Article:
268-The Mobile Phone Industry and Customer Retention

The mobile phone industry’s growth has slowed. It is now operating more like a stable, moderate to slow growth market. This is particularly true in Europe. To face the challenge of slower growth in the industry, European mobile operators are turning to customer retention, but they are careful of the customers they seek to retain.

The Europeans have observed that less than 20% of an operator’s customers generate to 80% of the operator’s total revenue. This pattern repeats itself in many industries. When we have seen these patterns in other industries, we have also noted that less than 10% of the total customers generate an astounding 50% of total revenues. These are the really important customers in an industry.  See HERE and HERE for an explanation.

A company must retain its key customers. In the mobile phone industry, as in most industries, the largest 20% of the industry’s customers are likely to be what we would call Core customers for the industry’s larger competitors. A Core customer allows supplier company to earn at least the cost of capital through a business cycle. The retention of these core customers is of paramount importance to long term company success. It costs a great deal more to find a new customer than to retain and build the relationship with a customer you already have. In the European mobile phone industry, carriers have found that it costs ten times more to acquire a customer than to retain one.

The industry has found another important phenomenon associated with customer defection. Recent research has told it that defection is a social phenomenon. If defecting customers leave an operator, they usually are not quiet about it. They tell their friends. In turn, some of their friends defect as well. So, the loss of a Core customer to an operator will often bring with it the loss of several other Core customers.

The mobile phone operators in Europe are working on retention by focusing particularly on those Core customers most likely to defect. These operators have analyzed the value of their customers and have assigned a rating to each customer. When a customer calls a call center, the information about the customer, including his rating, is readily displayed on the service representative’s screen. This customer specific information enables the service representative to respond with different value offers, depending on the importance of the customer. Most of these offers reflect lower prices for a potential defector.

But the industry is responding to potential defections with more than simple price reductions. Some companies are developing personal calling rates and plans tailored to individual Core customer habits. One European company instituted this individual approach and cut its percentage of customers defecting each year in half, from 20% to 10%.

Customer retention is an important, strategic management imperative, even in fast growing markets.

29 June 2011


The broader telecommunications industry in the US suffers from a relatively high churn rate compared to other industries. The churn rate refers to the percentage of customers who defect monthly from one provider to another. Most of this broader industry is still developing, with varying offers and prices in the market.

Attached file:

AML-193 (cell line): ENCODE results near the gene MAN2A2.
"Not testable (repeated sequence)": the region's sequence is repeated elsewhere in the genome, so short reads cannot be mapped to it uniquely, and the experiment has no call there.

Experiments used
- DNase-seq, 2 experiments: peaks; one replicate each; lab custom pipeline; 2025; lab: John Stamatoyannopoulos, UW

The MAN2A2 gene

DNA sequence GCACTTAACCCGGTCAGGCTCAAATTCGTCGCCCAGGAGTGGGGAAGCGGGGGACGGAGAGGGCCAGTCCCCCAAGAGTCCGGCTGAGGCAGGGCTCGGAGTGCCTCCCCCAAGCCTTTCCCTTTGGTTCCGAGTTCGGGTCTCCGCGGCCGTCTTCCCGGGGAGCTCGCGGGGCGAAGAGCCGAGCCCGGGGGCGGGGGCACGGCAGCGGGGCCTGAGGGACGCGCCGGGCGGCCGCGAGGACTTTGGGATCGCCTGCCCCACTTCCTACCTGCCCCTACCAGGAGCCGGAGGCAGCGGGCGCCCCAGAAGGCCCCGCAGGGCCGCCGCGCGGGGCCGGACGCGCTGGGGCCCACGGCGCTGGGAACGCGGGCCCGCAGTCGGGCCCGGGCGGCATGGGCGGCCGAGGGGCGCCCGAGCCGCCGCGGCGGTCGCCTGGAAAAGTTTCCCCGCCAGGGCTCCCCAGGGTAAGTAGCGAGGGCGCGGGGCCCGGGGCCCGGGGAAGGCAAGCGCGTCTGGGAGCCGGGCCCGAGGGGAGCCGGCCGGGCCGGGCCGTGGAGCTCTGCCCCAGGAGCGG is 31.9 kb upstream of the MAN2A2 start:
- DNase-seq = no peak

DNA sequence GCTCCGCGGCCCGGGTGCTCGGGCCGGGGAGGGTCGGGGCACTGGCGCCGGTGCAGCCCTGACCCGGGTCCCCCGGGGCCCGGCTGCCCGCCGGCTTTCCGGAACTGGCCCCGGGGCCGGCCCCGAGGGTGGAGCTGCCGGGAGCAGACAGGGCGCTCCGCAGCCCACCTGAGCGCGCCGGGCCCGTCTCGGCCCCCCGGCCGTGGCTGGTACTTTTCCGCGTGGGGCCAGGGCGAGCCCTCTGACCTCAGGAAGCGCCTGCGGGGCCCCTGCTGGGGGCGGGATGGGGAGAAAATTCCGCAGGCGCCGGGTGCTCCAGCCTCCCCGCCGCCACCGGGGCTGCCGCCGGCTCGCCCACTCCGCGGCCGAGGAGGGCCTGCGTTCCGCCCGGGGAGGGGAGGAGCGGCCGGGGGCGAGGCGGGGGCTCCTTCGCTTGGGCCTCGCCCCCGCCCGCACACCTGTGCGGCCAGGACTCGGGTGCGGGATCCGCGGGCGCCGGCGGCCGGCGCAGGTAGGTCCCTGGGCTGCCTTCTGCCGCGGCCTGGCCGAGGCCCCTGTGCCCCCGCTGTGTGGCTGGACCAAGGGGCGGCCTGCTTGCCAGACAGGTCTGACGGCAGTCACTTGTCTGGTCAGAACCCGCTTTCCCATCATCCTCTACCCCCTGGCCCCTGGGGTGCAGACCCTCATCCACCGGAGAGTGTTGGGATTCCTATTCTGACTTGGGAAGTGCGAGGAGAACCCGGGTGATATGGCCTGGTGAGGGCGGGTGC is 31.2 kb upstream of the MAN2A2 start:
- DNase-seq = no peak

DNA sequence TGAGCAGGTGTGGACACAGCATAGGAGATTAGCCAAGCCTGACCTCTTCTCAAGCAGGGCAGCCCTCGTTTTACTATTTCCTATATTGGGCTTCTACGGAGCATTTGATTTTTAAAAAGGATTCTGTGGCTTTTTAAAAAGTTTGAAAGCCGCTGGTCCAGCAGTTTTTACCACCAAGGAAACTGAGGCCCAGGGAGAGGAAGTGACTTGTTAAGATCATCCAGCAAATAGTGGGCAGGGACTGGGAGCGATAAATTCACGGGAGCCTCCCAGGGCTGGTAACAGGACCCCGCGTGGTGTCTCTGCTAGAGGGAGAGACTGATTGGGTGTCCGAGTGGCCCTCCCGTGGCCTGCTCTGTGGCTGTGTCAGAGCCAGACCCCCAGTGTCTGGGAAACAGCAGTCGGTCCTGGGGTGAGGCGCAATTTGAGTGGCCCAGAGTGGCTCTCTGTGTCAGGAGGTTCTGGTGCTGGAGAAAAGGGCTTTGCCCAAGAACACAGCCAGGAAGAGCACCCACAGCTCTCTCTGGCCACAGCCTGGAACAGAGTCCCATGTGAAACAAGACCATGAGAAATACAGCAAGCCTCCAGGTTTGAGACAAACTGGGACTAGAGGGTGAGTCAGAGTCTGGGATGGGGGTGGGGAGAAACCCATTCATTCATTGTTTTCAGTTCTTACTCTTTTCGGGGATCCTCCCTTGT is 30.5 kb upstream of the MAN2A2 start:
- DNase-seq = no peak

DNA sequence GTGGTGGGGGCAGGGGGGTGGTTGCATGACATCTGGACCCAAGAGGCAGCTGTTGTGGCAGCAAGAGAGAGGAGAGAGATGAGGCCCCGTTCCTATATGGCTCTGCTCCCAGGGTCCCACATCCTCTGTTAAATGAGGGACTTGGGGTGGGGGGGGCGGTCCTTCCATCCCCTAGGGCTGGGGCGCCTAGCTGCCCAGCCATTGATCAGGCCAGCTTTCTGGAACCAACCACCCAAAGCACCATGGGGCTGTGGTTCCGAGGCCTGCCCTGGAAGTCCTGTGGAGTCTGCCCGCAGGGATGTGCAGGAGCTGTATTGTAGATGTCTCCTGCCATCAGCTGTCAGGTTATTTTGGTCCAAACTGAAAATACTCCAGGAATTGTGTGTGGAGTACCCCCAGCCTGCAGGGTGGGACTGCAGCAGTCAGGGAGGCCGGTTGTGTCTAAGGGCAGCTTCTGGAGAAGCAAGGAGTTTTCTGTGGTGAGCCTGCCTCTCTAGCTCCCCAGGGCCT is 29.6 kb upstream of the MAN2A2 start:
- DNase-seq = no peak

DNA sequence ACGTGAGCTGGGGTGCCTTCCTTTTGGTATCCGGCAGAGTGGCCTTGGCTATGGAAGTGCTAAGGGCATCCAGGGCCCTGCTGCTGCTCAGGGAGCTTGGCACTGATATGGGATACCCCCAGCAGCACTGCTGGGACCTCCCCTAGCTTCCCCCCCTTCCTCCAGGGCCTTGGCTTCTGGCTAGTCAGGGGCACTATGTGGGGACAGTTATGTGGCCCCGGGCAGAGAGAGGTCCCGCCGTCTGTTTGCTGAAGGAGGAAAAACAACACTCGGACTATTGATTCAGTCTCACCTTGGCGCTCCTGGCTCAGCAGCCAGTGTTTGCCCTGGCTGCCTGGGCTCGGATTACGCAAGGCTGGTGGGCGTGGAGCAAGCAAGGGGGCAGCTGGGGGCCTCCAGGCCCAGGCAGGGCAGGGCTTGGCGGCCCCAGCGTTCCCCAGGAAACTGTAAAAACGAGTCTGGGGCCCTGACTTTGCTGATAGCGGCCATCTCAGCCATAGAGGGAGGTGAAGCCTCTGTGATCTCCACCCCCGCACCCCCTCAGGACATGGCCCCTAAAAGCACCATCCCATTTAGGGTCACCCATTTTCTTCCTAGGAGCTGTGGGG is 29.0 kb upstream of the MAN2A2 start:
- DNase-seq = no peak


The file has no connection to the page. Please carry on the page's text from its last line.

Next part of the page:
This is not true in the US postpaid mobile telecom market. The US mobile telecom business has consolidated effectively to three major competitors, all of whom are sensitive to the reduction of churn rates and have worked to reduce them. T-Mobile is an example. It reduced its churn rate from 2.5% to .83% per over the last 10 years. Verizon has the highest churn rate at 1.1%. AT&T’s churn rate at .79% is like that of T-Mobile. Churn rate should remain relatively low in the industry in the coming years since the number of alternatives available to customers is low and the likelihood of substantial price discounts is even lower. The industry has reached end-stage in its evolution out of hostility. See HERE for more explanation.

The mobile telecom industry learned several lessons over the years that are applicable to other industries facing difficult markets.  First, the reason for customer churn. While price can always be a factor, the primary reason for churn in telecom is poor customer service, a Reliability failure. Churning customers felt ill-treated when seeking support and had little hope that things would improve.  In most hostile industries, the failure of a supplier causes more share change than does superior performance of an alternative supplier. See HERE for an explanation. Second, post failure efforts to retain the customer show poor results. Customers may be offered a lower price and an apology, but they tend to leave anyway. Customers see these efforts as too little too late.  Third, defecting customers cause other potential or existing customers to leave as well. The loss of these potential customers is what we term Hidden Volatility. See HERE for an explanation. These defecting customers share their experiences and frustrations with their friends, family and colleagues. Many also post their negative feelings in social media. Churn with customers the company would like to keep causes more damage than most suspect.




If you face a competitive marketplace, read these blogs. We wrote them to help you make better decisions on segments, products, prices and costs based on the experience of companies in over 85 competitive industries. Much of the world suffered a severe recession from 2008 to 2011. During that time, we wrote more than 270 blogs using publicly available information and our Strategystreet system to project what would happen in various companies and industries who were living in those hostile environments. In 2022, we updated each of these blogs to describe what later took place. You can use these updated blogs to see how the Strategystreet system works and how it can lead you to better decisions.